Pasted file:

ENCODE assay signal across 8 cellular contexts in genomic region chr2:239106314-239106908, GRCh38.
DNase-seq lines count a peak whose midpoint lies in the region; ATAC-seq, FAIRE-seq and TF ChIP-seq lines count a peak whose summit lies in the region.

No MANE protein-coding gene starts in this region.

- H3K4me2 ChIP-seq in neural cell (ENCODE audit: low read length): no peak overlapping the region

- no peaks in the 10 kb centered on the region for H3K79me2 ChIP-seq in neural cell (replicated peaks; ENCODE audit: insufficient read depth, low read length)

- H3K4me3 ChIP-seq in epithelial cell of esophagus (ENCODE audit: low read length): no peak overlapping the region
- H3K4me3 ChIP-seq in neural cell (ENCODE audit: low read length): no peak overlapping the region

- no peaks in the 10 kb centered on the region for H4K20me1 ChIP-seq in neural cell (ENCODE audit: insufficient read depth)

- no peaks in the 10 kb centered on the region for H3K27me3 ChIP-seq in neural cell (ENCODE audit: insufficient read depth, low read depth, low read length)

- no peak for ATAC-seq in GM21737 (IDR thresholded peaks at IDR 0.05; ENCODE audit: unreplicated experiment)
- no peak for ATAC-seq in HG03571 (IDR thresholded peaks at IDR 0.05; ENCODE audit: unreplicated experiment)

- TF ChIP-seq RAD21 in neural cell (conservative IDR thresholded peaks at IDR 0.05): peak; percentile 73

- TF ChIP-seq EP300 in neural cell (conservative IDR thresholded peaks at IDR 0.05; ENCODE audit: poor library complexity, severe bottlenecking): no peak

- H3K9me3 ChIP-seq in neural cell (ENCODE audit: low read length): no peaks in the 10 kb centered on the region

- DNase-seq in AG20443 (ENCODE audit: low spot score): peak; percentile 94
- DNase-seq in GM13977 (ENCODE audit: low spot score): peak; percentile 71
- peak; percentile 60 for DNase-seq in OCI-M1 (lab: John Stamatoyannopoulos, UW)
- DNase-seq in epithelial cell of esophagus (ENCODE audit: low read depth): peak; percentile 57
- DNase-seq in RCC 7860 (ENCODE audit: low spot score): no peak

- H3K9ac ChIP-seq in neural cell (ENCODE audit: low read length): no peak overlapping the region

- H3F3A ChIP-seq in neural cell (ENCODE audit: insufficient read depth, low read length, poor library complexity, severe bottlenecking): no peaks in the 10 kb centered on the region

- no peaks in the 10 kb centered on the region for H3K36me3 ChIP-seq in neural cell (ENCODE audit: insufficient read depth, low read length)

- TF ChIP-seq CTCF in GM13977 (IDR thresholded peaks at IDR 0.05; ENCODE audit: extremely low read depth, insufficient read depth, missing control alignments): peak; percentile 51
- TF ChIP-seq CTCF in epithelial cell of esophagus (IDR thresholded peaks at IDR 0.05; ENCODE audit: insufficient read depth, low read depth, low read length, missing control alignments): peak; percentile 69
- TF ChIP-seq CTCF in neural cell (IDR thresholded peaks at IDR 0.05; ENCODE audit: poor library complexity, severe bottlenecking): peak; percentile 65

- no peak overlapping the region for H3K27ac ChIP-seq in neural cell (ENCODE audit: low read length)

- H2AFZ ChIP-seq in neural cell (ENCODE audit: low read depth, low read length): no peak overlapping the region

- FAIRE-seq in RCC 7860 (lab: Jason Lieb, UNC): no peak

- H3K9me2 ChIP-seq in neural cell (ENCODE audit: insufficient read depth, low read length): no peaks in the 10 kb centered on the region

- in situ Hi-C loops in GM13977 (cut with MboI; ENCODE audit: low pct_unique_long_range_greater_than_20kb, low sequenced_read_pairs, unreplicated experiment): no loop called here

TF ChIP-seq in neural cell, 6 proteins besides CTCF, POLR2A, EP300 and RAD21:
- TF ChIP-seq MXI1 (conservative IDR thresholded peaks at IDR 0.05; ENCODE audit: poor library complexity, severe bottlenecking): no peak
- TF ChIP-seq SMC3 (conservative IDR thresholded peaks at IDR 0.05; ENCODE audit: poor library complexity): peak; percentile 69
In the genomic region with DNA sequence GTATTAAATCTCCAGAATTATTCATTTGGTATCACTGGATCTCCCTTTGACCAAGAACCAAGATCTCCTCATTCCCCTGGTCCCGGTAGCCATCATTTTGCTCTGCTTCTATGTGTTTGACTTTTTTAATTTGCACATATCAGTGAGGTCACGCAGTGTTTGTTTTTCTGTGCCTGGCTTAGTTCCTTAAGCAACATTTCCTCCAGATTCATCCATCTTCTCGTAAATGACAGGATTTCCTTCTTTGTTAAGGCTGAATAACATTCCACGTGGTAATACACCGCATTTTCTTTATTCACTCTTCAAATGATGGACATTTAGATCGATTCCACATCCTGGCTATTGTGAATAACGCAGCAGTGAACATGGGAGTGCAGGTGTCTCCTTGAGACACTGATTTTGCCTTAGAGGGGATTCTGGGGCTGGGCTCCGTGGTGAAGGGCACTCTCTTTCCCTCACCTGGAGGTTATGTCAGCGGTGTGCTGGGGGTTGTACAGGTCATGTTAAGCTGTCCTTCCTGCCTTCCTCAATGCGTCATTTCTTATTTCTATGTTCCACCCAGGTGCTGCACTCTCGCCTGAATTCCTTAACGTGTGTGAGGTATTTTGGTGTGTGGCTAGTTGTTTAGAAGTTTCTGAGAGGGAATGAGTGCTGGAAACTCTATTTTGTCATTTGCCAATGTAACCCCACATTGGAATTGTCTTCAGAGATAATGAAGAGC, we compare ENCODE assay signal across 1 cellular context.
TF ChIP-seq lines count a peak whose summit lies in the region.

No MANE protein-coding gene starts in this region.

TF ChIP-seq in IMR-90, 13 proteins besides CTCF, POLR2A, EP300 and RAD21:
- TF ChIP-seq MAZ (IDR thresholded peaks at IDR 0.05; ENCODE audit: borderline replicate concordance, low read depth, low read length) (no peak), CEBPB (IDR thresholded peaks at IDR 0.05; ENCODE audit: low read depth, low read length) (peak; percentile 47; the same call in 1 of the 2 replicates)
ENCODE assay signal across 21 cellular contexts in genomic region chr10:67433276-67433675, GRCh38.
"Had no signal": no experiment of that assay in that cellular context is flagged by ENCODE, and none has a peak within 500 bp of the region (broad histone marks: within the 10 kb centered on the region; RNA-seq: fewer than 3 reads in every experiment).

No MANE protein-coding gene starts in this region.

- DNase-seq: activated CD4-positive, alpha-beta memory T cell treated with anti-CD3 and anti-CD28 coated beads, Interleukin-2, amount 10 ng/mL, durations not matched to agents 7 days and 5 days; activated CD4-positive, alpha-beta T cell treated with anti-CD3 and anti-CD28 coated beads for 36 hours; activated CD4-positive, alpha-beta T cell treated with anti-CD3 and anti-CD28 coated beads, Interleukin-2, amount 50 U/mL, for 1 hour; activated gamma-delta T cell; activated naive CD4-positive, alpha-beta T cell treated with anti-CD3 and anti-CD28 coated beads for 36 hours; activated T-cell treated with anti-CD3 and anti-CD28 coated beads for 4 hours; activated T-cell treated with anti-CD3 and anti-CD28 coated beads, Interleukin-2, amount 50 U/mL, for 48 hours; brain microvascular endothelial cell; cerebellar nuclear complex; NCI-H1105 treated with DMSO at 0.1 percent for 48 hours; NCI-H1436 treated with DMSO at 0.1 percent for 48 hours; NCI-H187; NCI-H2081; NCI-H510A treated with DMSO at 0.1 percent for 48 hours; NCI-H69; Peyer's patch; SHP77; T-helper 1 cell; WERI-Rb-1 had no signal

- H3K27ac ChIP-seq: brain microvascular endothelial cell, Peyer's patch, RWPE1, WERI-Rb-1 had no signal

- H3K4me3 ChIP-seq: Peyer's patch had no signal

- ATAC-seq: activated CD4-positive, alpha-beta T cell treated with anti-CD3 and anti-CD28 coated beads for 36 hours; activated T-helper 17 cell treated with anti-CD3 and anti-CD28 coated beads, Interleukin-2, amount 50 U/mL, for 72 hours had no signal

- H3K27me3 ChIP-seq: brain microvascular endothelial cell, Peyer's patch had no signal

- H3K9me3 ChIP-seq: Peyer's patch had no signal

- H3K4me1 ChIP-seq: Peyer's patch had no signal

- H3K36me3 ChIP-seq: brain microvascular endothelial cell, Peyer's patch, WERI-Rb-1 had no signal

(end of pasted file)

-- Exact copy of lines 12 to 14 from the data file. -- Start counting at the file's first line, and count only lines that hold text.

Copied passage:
- TF ChIP-seq RAD21 in neural cell (conservative IDR thresholded peaks at IDR 0.05): peak; percentile 73

- TF ChIP-seq EP300 in neural cell (conservative IDR thresholded peaks at IDR 0.05; ENCODE audit: poor library complexity, severe bottlenecking): no peak

- H3K9me3 ChIP-seq in neural cell (ENCODE audit: low read length): no peaks in the 10 kb centered on the region